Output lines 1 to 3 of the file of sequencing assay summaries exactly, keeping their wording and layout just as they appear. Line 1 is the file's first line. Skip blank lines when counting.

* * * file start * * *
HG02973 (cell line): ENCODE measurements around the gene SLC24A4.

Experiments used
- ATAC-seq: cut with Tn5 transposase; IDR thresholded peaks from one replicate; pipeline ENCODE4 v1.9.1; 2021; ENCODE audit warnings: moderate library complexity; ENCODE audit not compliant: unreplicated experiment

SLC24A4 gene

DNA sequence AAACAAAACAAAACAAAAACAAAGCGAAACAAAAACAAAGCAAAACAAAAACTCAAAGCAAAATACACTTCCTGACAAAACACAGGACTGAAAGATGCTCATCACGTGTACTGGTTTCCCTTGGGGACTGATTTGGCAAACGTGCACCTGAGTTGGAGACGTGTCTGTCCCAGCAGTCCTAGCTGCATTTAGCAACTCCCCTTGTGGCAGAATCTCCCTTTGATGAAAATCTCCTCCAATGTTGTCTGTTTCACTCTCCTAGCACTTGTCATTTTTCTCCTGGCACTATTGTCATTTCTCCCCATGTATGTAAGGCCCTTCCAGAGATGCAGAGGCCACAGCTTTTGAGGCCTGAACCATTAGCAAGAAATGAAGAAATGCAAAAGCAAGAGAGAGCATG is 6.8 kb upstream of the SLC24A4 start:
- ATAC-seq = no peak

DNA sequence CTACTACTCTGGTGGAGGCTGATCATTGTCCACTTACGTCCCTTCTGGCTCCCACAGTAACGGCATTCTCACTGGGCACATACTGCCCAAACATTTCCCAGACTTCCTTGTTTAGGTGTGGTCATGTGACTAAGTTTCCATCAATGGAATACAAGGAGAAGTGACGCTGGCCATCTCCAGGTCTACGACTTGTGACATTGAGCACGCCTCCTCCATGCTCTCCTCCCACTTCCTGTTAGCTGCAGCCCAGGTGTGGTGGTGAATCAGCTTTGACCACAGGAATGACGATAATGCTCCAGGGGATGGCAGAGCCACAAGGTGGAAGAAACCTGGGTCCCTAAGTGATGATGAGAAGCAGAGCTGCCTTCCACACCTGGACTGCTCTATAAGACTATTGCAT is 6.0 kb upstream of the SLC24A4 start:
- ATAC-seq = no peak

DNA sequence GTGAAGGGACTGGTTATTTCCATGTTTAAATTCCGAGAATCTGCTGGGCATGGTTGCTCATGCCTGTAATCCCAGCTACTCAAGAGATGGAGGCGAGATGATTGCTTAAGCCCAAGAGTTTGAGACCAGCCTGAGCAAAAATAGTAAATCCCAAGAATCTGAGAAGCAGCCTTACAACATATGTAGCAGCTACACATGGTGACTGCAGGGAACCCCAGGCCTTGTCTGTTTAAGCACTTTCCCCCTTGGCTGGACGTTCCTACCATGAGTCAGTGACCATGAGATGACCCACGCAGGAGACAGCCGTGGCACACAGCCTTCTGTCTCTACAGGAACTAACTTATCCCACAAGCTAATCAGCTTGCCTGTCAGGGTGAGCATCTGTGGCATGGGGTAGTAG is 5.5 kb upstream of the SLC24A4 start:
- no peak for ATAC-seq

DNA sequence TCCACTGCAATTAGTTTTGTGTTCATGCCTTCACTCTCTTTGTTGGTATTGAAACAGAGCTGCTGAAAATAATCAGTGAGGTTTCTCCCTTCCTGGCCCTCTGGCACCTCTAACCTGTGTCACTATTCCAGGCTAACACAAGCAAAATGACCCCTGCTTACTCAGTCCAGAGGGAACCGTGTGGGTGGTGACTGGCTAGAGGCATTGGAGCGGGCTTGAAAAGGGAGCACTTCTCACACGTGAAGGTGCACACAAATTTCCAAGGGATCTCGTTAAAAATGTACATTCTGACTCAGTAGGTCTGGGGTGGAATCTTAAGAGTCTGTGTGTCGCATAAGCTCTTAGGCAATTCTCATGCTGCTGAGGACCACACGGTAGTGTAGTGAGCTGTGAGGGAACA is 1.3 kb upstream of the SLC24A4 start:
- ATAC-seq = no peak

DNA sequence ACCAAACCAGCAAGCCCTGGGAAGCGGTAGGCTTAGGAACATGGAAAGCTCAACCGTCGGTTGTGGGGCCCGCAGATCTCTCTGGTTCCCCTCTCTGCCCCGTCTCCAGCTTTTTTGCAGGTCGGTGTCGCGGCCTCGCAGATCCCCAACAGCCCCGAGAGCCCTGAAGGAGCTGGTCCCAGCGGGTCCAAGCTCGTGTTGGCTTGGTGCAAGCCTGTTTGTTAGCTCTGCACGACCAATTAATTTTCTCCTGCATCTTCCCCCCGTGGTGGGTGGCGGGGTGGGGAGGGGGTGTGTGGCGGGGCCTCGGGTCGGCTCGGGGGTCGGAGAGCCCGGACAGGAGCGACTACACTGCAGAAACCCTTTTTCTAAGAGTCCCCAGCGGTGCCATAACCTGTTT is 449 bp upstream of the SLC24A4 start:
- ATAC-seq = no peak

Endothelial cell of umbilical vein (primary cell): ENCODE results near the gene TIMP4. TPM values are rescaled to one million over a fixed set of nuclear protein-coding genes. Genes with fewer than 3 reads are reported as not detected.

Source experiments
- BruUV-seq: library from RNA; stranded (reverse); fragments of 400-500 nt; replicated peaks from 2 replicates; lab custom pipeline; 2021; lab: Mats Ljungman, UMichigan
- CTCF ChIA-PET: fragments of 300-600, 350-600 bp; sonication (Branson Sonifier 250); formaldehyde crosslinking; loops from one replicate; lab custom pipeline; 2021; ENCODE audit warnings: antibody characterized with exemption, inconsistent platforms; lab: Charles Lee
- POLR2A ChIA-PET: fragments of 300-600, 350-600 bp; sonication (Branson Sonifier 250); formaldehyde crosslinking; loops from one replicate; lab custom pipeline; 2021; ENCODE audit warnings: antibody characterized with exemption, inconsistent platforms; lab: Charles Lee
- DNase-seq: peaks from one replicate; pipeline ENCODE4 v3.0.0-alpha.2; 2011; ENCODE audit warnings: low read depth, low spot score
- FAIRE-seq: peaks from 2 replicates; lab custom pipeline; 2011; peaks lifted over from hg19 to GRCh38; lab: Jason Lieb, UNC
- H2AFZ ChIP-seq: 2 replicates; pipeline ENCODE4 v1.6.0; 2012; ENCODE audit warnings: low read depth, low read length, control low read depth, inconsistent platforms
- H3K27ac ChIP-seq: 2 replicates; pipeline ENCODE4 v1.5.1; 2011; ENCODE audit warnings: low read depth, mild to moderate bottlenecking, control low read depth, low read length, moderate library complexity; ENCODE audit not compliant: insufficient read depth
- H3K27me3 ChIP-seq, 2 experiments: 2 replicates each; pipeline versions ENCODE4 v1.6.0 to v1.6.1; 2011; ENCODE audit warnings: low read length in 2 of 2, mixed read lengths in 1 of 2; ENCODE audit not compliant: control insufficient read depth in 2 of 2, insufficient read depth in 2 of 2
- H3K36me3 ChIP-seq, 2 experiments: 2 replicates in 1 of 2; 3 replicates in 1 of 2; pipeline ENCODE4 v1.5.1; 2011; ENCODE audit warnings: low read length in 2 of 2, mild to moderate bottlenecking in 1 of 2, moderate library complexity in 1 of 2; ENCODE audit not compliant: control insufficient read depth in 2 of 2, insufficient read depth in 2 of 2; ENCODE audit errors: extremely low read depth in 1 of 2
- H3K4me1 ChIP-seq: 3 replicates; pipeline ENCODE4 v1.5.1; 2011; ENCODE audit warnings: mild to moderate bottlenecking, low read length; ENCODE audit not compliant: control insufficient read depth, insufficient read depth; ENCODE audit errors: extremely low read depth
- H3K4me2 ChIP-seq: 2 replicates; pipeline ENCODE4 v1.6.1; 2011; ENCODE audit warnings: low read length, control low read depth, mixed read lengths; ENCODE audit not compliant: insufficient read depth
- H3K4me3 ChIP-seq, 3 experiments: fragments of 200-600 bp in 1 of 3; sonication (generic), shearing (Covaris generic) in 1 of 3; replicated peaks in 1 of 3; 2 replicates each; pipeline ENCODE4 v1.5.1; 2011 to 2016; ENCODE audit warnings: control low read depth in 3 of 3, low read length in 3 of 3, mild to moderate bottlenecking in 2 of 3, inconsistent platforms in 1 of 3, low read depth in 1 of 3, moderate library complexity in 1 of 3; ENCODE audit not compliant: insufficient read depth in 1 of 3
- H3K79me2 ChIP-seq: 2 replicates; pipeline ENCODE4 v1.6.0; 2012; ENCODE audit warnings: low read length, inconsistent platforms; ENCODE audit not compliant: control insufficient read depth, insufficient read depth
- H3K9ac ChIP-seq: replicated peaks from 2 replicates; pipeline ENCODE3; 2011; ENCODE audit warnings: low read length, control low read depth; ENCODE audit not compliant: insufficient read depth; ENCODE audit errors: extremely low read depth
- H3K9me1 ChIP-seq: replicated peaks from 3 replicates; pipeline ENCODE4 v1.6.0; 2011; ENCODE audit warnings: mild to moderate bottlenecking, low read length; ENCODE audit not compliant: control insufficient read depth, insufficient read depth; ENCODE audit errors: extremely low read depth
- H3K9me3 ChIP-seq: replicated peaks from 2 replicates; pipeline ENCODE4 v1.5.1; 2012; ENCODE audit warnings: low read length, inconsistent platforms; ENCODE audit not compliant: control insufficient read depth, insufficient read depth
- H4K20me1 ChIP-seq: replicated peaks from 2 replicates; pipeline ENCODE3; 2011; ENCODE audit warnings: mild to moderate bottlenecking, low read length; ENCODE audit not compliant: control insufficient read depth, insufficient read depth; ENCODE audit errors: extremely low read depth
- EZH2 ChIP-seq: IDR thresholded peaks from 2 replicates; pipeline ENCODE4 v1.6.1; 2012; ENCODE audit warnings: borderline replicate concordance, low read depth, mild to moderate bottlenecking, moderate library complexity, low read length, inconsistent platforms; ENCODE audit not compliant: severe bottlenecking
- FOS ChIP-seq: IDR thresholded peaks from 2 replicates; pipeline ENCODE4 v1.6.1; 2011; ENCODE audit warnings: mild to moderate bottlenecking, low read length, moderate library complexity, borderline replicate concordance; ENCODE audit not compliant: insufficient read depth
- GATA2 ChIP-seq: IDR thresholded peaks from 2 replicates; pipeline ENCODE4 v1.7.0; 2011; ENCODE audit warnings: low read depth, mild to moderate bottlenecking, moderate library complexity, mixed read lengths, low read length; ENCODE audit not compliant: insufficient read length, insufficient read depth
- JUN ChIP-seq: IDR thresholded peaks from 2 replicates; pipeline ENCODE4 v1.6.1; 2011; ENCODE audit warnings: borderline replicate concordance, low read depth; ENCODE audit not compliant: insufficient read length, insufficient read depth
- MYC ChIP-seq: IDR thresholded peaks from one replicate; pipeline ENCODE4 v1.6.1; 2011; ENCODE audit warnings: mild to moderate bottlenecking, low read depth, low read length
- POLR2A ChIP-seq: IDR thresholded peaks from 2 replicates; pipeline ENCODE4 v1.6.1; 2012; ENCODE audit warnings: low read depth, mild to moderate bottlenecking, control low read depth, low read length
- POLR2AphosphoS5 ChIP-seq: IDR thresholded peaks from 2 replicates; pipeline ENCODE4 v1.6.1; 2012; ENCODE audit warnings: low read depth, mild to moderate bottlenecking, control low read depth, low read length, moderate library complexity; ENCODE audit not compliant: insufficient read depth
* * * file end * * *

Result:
HG02973 (cell line): ENCODE measurements around the gene SLC24A4.

Experiments used
- ATAC-seq: cut with Tn5 transposase; IDR thresholded peaks from one replicate; pipeline ENCODE4 v1.9.1; 2021; ENCODE audit warnings: moderate library complexity; ENCODE audit not compliant: unreplicated experiment